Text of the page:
The Canucks have a very average talent pool within their prospects, which means Gillis will probably be looking to land a package of picks and prospects.

According to The Hockey News Future Watch edition, the Canucks top ten prospects are Niklas Jensen (RW), Brendan Gaunce (C), Kevin Connauton (D), Eddie Lack (G), Jordan Schroeder (C), Anton Rodin (LW), Yann Sauve (D), Alexandre Mallet (LW), Frank Corrado (D) and Adam Polasek (D).

Once thought to be a blue-chip prospect, Schroeder has been inconsistent and has struggled to find his game at the AHL level. At 22-years old, the clock is ticking on Schroeder. Sadly, the once highly coveted forward may never be the impact player that many scouts felt he would be when the Canucks drafted him 22nd overall in 2009.

Should Luongo find himself with a new NHL team, Lack is expected to assume the backup role behind Schneider. When you look at the rest of Vancouver’s crop of prospects many are stuck behind a very talented NHL roster or years away from making an impact at the NHL level.

Youth rules today’s NHL, and while the Canucks boast an impressive NHL roster they have to be prepared for the future as well, which means they will have to maximize the return they get for Luongo if/when Gillis decides to trade him.

So, what will Gillis be asking Burke for?

Nobody knows for sure, but putting myself in Gillis’ shoes I think the asking price starts with a second round pick and one of Toronto’s top defensive prospects which may mean Burke saying goodbye to one of Stuart Percy (D), Jesse Blacker (D), or Matthew Finn (D). Gillis may also kick the tires on one of Burke’s top forward prospects, such as, Carter Ashton (RW), Joe Colborne (C) or Nazem Kadri (C/LW).

Gillis may also have considerable interest in right winger Matt Frattin, but I find it hard to believe Burke would be willing to trade away Frattin, who is as affordable as he is valuable to the Maple Leafs.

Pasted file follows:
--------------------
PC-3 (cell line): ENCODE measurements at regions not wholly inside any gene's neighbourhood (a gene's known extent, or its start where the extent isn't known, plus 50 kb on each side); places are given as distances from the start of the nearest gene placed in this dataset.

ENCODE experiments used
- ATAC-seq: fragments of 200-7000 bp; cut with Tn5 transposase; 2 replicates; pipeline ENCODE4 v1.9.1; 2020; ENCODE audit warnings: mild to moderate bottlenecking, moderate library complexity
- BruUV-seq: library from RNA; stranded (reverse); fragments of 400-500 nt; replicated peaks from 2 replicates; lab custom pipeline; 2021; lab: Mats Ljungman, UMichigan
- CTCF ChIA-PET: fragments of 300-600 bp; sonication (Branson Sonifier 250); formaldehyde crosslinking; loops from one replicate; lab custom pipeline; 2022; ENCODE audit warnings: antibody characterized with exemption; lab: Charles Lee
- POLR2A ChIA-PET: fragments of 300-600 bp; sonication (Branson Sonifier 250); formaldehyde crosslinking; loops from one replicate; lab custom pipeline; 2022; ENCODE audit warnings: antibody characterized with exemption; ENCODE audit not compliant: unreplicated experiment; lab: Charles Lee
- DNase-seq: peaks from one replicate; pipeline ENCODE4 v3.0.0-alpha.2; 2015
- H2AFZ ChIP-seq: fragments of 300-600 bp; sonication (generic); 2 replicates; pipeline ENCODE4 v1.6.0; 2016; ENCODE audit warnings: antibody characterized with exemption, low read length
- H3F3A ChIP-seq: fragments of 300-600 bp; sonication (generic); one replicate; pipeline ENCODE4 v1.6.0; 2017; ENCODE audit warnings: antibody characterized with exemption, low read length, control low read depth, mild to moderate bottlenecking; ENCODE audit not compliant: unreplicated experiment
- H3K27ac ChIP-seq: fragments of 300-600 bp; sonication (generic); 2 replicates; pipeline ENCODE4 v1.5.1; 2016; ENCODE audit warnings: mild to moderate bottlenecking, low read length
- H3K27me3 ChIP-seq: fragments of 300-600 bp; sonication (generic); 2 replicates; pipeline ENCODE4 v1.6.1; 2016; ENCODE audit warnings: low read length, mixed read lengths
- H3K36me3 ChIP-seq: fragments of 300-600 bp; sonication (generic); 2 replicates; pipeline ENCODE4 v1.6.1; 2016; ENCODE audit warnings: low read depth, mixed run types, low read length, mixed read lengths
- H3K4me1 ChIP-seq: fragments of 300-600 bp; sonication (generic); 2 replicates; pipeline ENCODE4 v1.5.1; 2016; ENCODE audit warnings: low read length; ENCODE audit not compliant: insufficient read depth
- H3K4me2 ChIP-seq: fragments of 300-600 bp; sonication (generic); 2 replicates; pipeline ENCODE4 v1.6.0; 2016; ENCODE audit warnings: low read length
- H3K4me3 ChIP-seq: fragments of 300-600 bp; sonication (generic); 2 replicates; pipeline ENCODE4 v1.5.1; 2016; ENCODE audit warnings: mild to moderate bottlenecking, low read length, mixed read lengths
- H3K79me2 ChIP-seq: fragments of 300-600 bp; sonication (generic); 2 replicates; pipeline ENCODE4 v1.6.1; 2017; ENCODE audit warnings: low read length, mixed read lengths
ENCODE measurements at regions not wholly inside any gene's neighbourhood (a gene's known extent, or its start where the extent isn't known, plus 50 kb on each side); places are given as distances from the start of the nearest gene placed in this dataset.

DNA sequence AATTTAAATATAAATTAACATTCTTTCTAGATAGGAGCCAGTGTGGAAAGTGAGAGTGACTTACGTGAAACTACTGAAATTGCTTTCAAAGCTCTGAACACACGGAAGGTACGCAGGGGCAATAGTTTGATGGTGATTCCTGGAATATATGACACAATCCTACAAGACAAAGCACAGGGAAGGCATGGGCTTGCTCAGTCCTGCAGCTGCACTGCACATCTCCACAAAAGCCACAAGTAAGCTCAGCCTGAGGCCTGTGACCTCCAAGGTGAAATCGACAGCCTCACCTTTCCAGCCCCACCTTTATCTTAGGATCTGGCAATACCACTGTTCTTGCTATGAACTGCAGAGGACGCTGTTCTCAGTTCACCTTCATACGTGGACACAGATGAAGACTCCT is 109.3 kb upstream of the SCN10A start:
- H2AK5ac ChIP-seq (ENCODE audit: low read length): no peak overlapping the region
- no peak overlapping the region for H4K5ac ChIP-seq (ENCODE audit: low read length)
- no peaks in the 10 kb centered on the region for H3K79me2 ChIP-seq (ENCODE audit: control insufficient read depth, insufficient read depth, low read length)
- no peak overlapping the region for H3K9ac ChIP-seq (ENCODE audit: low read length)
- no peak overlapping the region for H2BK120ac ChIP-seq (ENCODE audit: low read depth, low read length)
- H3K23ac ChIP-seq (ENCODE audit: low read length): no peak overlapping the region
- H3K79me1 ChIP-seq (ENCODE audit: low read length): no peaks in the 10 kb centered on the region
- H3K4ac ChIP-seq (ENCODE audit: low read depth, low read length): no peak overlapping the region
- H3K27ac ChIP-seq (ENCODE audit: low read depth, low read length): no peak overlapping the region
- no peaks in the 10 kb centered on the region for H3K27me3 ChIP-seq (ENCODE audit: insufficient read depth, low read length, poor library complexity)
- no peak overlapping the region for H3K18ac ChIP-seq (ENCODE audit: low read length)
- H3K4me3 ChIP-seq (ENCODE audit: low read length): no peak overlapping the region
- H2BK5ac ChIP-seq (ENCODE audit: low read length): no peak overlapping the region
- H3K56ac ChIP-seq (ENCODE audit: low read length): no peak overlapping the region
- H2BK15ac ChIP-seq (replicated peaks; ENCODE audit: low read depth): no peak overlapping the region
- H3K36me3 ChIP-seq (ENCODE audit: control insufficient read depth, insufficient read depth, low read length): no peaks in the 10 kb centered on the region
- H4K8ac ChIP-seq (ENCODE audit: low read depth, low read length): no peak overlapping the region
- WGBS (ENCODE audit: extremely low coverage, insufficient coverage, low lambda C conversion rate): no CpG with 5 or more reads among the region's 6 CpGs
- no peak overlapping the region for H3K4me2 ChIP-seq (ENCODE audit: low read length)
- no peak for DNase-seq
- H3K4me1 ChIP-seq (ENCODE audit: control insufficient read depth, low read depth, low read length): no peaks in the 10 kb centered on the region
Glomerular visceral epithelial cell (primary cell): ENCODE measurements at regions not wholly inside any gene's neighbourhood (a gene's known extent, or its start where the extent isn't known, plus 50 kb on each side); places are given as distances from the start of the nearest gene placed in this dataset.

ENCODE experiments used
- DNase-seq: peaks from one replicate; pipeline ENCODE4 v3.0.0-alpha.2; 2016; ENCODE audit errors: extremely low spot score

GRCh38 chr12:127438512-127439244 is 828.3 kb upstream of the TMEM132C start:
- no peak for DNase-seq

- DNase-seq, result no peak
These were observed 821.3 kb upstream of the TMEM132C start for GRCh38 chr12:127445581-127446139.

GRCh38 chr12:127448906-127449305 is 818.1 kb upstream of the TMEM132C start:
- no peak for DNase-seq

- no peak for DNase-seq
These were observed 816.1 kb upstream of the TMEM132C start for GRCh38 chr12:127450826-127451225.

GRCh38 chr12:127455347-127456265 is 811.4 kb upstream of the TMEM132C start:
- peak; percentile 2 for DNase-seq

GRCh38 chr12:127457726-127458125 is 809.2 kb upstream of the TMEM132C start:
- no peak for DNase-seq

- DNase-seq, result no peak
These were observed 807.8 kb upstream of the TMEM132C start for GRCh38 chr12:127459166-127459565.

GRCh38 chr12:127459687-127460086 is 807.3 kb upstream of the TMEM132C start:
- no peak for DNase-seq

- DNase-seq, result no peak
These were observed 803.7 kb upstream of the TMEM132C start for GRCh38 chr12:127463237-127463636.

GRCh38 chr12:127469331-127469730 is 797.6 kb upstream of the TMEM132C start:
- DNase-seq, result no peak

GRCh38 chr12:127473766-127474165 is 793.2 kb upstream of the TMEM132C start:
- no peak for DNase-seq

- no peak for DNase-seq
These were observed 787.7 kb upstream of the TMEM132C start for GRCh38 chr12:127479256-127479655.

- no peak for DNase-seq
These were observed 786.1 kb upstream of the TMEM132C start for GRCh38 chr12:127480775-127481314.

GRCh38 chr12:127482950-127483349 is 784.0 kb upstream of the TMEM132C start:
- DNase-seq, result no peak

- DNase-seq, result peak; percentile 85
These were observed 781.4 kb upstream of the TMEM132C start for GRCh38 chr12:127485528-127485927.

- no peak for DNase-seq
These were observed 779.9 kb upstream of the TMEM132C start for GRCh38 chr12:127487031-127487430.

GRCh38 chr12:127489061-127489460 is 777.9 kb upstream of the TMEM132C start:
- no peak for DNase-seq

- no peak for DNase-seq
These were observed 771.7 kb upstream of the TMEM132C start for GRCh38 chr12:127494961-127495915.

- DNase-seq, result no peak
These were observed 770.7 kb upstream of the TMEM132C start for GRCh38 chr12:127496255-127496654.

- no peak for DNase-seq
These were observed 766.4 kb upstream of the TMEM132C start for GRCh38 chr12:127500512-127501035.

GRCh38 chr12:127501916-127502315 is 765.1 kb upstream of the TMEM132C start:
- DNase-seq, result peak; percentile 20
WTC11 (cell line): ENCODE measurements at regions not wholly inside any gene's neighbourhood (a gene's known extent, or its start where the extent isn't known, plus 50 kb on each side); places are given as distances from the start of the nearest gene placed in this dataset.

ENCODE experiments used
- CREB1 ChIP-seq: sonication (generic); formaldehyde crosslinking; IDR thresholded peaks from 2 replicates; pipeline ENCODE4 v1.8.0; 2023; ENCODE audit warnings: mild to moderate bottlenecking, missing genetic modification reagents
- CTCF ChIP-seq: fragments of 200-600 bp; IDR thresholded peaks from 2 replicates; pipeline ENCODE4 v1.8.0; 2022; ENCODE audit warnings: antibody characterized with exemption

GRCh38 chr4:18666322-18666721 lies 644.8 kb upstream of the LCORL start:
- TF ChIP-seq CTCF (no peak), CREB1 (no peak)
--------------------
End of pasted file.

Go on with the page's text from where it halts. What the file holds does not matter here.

If Gillis is thinking about Jake Gardiner or Morgan Rielly he can forget it, Burke will not trade either one of them for Luongo.

Of course, there is the matter of trying to off-set Luongo’s salary by adding in a player that carries a reasonable cap hit. Forwards Matthew Lombardi and Tim Connolly carry sizable contracts, but both of these players have one-year left on their contracts at a cap hit of $3.5 million and $5.75 million, respectively.

With Luongo gone, Vancouver could easily absorb one of those contracts, although with the team so close to a Stanley Cup Championship, Gillis may balk at the idea of taking a contract of significance in any deal for Luongo.

An offer of Connolly, Blacker and a second round pick would seem more than enough to get this deal done.Connolly’s veteran experience would be a valuable asset for Vancouver, and he is not a liability defensively.

When you consider as many as 2-3 other teams will be bidding on Luongo’s services you have to think Burke will have to give up more than expected, so it is not unreasonable to suggest a deal of this magnitude is what it will take to land Luongo.

What do you think Leaf fans? What should Burke be willing to give up for Luongo? If you were Gillis what would you be asking for?

****Please, no mention of Mike Komisarek in your proposals, Gillis will never take him!

19 thoughts on “Roberto Luongo: What Will The Asking Price Be?”

Comments are closed.